As income tax rates have risen, so has the value of the tax exemption that accompanies municipal bonds. As a result, more investors are looking to take advantage. At the same time, the municipal bond landscape has changed significantly in the past several years, making the case for an active, research-driven approach to investing.
After many years of unchanged tax rates, many U.S. taxpayers have felt the dramatic impact of higher taxes in the last two years. For earners in the top income bracket, the 2013 adjustment in federal tax raised the marginal rate to 39.6% from 35%. The Medicare surcharge (which doesn't apply to municipal bond investment income) added another 3.8%, for an overall total of 43.4%. Proportionally, that's an increase of almost 24% in marginal tax rates for high earners. Add to this state and city taxes, and some taxpayers are facing a marginal rate of more than 50 cents in the dollar.
In other words, the value of tax free income just went up. Last tax year, a lot of people didn't realize the implications. But this year it's beginning to sink in more and more. When you start looking at the tax equivalent yields that the muni market offers—especially in states like New York or California—a yield of 4% exceeds 8% on a tax-equivalent basis. And that's in a relatively safe, secure asset class.
For an apples-to-apples comparison between muni bond and taxable bond yields, the thing to look at is the tax-equivalent yield. Take the example of an investor in the 43.4% tax bracket who wants to take home a yield of 4%. To do this in the muni market, he or she would need a portfolio of bonds yielding 4%. In the taxable bond market, he or she would have to earn a tax-equivalent yield of 7.07% to clear 4% in tax-free income. In 2012, with a maximum marginal rate of 35%, the tax equivalent yield would have been 92 basis points less, at 6.15%.
In today's markets, a yield of 4% may likely be achieved by investing in an actively managed portfolio with credit quality primarily in the investment-grade range. But to get to 7.07% in the taxable market, one would require a much more aggressive risk profile, in other words reaching down the credit spectrum into lower-rated corporate bonds. For example, the Barclays US Corporate High Yield index currently yields about 5.9%, but with an average credit quality of B1/B2. It's also worth noting that, for any given credit rating, muni bonds have historically experienced lower default rates than corporates. In fact, on Moody's rating scale, since 1970 Baa-rated munis have had lower cumulative default rates than Aaa corporates.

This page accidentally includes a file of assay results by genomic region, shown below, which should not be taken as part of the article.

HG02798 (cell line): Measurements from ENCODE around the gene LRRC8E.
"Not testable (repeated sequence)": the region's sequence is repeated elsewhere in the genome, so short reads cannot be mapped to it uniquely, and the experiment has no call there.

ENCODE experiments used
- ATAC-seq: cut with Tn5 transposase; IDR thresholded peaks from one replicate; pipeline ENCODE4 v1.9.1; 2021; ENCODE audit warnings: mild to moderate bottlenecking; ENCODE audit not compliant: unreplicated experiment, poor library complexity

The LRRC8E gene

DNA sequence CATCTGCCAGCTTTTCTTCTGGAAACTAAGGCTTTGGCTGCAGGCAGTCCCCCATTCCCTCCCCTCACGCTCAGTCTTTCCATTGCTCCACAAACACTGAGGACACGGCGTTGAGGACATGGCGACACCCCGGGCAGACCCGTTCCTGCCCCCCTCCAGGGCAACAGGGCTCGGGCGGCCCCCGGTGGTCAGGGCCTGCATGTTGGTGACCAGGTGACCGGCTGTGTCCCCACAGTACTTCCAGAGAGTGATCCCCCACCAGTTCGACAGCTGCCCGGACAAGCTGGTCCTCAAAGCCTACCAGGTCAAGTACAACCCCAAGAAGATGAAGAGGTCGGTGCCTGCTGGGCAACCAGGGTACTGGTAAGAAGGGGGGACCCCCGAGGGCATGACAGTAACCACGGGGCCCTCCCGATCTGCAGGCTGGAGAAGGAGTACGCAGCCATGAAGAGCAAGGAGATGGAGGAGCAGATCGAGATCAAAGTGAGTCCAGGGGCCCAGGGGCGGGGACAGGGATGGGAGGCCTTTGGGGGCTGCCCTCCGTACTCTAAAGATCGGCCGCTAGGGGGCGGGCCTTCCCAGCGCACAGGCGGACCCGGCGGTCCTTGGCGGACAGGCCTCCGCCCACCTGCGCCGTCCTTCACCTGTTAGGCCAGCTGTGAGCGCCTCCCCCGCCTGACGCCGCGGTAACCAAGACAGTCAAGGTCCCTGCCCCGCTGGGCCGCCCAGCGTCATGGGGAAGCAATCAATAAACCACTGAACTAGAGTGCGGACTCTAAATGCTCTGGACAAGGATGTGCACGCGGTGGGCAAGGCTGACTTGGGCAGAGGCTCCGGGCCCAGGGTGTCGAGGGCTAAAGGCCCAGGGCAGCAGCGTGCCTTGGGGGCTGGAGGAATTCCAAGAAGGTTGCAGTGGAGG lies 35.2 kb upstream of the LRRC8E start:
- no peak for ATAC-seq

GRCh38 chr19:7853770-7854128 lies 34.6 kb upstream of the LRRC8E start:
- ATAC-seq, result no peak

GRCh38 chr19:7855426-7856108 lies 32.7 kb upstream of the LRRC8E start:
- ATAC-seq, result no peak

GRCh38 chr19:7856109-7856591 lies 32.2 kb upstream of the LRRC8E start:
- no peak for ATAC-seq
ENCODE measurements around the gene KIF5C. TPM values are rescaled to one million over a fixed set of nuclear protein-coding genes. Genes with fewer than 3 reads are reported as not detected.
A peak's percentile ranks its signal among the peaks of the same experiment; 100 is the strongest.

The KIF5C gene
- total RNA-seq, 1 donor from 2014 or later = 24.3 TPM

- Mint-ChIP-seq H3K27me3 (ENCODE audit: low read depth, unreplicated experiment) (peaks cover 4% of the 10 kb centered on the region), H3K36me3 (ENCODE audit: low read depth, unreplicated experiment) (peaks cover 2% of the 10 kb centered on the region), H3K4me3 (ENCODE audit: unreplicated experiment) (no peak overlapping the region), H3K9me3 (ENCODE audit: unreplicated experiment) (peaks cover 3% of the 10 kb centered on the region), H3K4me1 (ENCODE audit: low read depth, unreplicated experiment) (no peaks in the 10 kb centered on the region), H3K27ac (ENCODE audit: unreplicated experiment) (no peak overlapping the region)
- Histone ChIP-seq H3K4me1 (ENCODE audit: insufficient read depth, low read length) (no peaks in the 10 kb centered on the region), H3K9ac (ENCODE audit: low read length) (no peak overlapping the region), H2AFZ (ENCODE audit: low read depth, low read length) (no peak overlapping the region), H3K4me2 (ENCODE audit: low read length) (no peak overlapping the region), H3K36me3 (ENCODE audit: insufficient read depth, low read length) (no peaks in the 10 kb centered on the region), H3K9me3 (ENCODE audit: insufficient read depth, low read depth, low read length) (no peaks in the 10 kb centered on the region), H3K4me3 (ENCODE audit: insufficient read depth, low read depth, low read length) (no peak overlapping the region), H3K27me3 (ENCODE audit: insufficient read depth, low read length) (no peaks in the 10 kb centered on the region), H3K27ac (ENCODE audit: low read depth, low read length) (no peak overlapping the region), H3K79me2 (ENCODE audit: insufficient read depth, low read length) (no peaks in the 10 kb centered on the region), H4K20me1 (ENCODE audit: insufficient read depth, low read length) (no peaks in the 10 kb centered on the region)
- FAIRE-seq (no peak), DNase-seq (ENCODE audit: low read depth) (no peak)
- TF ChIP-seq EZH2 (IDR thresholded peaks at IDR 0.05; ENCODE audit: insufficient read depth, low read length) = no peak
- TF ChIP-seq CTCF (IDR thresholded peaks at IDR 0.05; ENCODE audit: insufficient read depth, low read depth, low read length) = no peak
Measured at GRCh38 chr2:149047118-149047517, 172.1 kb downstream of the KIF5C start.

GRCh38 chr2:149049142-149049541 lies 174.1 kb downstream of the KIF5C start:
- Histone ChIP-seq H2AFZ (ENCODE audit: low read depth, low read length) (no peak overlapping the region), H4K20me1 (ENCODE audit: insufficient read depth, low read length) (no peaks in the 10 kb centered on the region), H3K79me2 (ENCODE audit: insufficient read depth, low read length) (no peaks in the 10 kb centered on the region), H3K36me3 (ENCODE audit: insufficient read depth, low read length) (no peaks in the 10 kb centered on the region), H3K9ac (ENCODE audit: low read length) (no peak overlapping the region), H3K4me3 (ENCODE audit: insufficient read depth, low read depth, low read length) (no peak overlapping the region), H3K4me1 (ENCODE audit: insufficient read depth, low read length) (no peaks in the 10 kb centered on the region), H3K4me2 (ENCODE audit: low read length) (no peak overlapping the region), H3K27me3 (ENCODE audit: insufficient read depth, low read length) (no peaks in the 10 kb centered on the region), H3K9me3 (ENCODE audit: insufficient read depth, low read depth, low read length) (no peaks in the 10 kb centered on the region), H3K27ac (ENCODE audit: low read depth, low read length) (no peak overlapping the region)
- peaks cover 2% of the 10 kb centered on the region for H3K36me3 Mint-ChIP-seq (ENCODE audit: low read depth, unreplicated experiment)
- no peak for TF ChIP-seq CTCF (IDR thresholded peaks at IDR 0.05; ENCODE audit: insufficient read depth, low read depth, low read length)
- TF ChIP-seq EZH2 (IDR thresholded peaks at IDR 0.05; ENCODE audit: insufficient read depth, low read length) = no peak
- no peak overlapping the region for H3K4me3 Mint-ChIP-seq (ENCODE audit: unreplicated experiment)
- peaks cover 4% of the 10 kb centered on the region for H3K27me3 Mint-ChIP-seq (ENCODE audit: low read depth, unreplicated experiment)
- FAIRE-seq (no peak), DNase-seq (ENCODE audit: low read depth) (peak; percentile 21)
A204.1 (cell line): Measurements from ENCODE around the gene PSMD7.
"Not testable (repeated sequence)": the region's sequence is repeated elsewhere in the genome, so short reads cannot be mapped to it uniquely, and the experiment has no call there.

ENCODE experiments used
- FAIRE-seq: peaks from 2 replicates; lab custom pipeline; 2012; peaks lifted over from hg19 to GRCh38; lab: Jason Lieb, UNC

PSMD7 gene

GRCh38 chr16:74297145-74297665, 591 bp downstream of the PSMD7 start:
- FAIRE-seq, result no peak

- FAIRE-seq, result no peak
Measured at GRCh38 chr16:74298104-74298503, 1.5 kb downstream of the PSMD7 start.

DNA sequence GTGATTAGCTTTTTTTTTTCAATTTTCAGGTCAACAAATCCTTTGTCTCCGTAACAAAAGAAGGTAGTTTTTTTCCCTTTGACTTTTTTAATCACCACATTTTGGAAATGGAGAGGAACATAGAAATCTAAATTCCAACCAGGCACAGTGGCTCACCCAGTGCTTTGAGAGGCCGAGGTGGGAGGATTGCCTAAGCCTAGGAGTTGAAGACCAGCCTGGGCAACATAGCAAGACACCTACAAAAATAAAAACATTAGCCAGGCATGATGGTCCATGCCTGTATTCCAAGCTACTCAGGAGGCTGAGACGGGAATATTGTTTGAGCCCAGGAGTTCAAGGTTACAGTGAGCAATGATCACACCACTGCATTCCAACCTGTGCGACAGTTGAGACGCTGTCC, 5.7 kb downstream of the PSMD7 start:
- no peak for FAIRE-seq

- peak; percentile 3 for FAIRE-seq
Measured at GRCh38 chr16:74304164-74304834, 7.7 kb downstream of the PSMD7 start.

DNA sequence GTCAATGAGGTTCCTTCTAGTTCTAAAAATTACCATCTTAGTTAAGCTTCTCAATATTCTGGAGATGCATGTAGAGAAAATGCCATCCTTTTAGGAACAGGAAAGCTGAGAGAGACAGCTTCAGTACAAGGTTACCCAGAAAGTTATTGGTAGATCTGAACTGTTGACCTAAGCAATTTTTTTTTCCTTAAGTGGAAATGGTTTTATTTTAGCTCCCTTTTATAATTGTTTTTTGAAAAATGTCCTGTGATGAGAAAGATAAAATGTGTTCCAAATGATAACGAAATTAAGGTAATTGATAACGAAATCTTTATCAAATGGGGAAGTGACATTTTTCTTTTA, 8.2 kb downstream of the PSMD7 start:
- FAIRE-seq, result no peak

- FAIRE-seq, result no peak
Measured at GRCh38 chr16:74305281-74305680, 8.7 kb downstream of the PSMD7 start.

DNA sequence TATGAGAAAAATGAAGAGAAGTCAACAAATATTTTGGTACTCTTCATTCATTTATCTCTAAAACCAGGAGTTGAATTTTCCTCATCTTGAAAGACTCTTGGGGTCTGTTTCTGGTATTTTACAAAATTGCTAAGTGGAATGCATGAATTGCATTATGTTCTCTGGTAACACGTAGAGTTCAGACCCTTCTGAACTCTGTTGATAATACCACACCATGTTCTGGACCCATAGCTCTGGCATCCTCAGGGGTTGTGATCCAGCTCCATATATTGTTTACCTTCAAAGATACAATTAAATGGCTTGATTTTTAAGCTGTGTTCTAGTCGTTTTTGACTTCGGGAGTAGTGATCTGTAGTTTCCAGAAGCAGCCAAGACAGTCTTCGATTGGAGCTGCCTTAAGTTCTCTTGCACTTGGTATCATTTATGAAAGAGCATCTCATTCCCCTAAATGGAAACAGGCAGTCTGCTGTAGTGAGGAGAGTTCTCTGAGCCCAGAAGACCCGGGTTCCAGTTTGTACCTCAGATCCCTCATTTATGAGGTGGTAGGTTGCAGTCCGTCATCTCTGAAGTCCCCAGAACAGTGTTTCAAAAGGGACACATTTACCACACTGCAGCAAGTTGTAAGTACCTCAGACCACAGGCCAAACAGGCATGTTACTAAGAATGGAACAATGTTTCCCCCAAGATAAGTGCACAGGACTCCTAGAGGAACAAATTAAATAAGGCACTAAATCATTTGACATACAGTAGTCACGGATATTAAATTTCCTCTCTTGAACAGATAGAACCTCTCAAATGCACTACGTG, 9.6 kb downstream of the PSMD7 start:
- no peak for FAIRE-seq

In years past, the case could be made for passive, buy and hold portfolio strategies in which investors built a “ladder” of various maturities and pretty much forgot about them. Today, investors face new challenges. The municipal bond landscape has changed dramatically in recent years, with limited liquidity, reduced dealer inventories, higher transaction costs and a greater need for full-time credit research. Investors are also realizing that municipal bonds can be employed in a number of ways — for income strategies, for capital preservation and for more return-driven strategies. An active approach can go further to unlock those possibilities, to manage new risks and exploit new opportunities.
Bond investors have had the benefit of a 30-year downward trend in yields. Now, amid expectations of rising rates, they have to think about managing interest-rate exposure, and about how much they have in different maturity buckets. Investors need the flexibility to move up and down the yield curve, depending on which maturities offer the best relative value. For those holding individual municipal bond positions on a direct basis, it can be difficult to capitalize on the opportunities in the same way that an actively managed strategy with deep credit research can.
We expect a flattening of the yield curve to cause dislocations and spread widening among high-grade bonds on the short to intermediate part of the yield curve and, as a result, we believe this segment of the market should be avoided in 2015. Because they are more highly correlated to Treasury securities, AA and AAA-rated municipal bonds in the 3- to 7-year maturity range have a higher exposure to potential interest rate hikes by the Federal Reserve than most other segments of the municipal market. Getting defensive on rates without sacrificing income by focusing on cushion (high coupon/premium bonds) is our preferred portfolio structure. This will cause actively managed portfolios to outperform passive municipal bond ladders in terms of total return and current income.
The municipal bond market is a highly inefficient one, in which an active portfolio management approach is both a necessity and an opportunity. With over a million individual issues, no exchange-traded market but many broker-dealers, and a preponderance of individual investors rather than institutional buyers, the muni market is prone to information gaps and mispricings. Compared with more efficient markets where most of the information is “priced in,” munis can offer a real competitive edge to full time municipal bond managers who do their research and nurture a wide network of industry contacts.
This has become even more relevant in recent years as volatility has flared up around Detroit, Stockton, Calif., and Puerto Rico. Volatility feels uncomfortable, but it also rewards investors who can identify the opportunities and move fast enough to exploit them. There will always be headline events like Puerto Rico, but chances are that investors' mindset will be different. Instead of asking whether their manager is avoiding the problem area, investors are instead starting to ask what their fund manager is doing to capitalize on it.
John Loffredo is is co-head of MacKay Municipal Managers and manager of the MainStay Tax Free Bond Fund.